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MONGOLIAN TRADITIONAL FOODS

The Mongolian diet is mainly meat and dairy products, including rice and noodles. Most of the carnivorous foods in Mongolia are cows and mutton, and dairy products are made from cow, sheep, horse, goat, and camel milk. As typified by Mongolian rock salt, the seasoning is only salt, and it is the real pleasure of Mongolian cuisine to taste the ingredients themselves. Depending on the season, I used to eat dairy products in the summer and meat in the winter, but now I can get various ingredients at the supermarket. Mongolian food, throughout rural Mongolia, is by far the world’s most less genetically modified as well as less chemically influenced foods on planet earth – much like remote Alaskan Tribes. All livestock is 100% free to graze incredible pasture lands with absolutely zero foreign substances introduced into their diets – Mongols are about being 100% Organic and beyond a healthy desire for meats they prefer to grow and eat their own local vegetables as well. Over the past decade or two, Mongols have started to invest in nationwide greenhouses to grow everything from cucumbers, lettuces, potatoes, cabbages, turnips, onions, carrots, etc., etc., etc., on their own instead of relying on lesser quality imports from neighboring countries.

UUTS OR WHOLE RUMP OF A SHEEP

MONGOLIAN TRADITIONAL FOOD UUTS OR WHOLE RUMP OF A SHEEP. The whole rump of a sheep is boiled/steamed in a big pot along with the other parts, head, and legs. Uut is the most famous dish of the traditional holiday Lunar New Year, traditional parties and festivals.

AIRAG

Mongolian Airag is a fermented dairy product traditionally made from mare’s milk. It has a unique and slightly sour flavor with a bite from the mild alcoholic content; serving it is an essential part of Mongolian hospitality. It Airag will be ready after many times of beating the mix of horse milk – the source of airag is reserved for just this in a hohuur (big leather container). Airag requires at least 2000-4000 beats which help it to ferment with air. The culture of fermenting airag in Khukhuur was inscribed on the Representative List of the Intangible Cultural Heritage of Humanity by UNESCO in 2019. In Mongolia, the milking season for horses traditionally runs between mid-June till early October.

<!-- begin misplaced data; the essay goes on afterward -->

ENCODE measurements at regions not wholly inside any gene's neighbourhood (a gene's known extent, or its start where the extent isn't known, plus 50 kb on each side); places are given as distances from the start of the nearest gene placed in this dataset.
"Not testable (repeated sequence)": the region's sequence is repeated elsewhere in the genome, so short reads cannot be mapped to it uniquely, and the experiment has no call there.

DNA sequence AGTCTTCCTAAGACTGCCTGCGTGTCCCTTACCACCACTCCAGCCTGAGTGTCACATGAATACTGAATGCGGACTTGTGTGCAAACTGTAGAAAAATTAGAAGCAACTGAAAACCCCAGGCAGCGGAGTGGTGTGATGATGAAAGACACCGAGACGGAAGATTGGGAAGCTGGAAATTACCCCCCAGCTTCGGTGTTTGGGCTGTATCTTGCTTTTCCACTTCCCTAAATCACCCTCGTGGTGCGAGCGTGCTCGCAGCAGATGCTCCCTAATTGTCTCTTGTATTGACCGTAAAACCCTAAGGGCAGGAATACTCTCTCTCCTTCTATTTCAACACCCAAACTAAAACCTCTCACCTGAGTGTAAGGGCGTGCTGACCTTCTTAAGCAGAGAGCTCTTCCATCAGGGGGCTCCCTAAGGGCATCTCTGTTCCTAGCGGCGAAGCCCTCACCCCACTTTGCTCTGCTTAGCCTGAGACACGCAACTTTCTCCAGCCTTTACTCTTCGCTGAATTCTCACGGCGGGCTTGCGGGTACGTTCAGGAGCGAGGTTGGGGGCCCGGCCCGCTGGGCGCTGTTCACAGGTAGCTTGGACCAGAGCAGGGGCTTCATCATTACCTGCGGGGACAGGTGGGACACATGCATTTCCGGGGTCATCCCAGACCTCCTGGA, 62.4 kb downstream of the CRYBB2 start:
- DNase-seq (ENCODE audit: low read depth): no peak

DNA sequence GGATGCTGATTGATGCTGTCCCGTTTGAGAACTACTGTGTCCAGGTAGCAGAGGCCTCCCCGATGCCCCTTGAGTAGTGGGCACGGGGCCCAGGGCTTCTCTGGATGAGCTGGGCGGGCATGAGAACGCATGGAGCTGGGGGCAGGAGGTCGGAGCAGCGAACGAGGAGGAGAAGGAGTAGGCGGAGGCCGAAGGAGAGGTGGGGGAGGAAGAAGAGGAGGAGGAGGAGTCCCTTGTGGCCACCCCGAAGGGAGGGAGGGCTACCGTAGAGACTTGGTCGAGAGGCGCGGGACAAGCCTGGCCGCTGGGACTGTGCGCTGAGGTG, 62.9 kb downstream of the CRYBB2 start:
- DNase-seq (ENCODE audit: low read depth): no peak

Suutei Tsai (Milk Tea)

Mongolian Nomad’s hospitality starts from offering milk tea to every visitor. The main ingredients of milk tea are tea (typically from southern China, Georgia, and Sri Lanka), milk, and a little bit of salt. Milk tea is the most commonly consumed beverage in Mongolia and during holidays such as Lunar New Year and Naadam, all families must prepare milk tea to offer guests.

BUUZ
Mongolian Buuz is considered THE traditional food in Mongolia. Mongolian families make buuz for respectful guests or family members on special holidays such as the lunar New Year. During the national Lunar New year holiday, all family relatives visit each other and show respect on the third to fifth days of the holiday. The main ingredients are minced meat (typically beef but sometimes mutton, horse’s meat, goat’s meat can be used), chopped onion, salt, garlic, and other spices (caraway is common).


KHUUSHUUR


Mongolian Khuushur is a meat pastry or what westerners refer to as meat pockets. Khuushuur is quite common food at most cafés and restaurants across Mongolia. Mongols celebrate the National Naadam Festival in July and August and it’s during the Naadam Festival that the main foods are khuushuur and Mongolian Barbecue that is called Khorkhog. The main ingredients are minced meat, onion, garlic, salt, and spices – though Khuushuur with alpine wild leeks or wild onions is popular in Mongolia.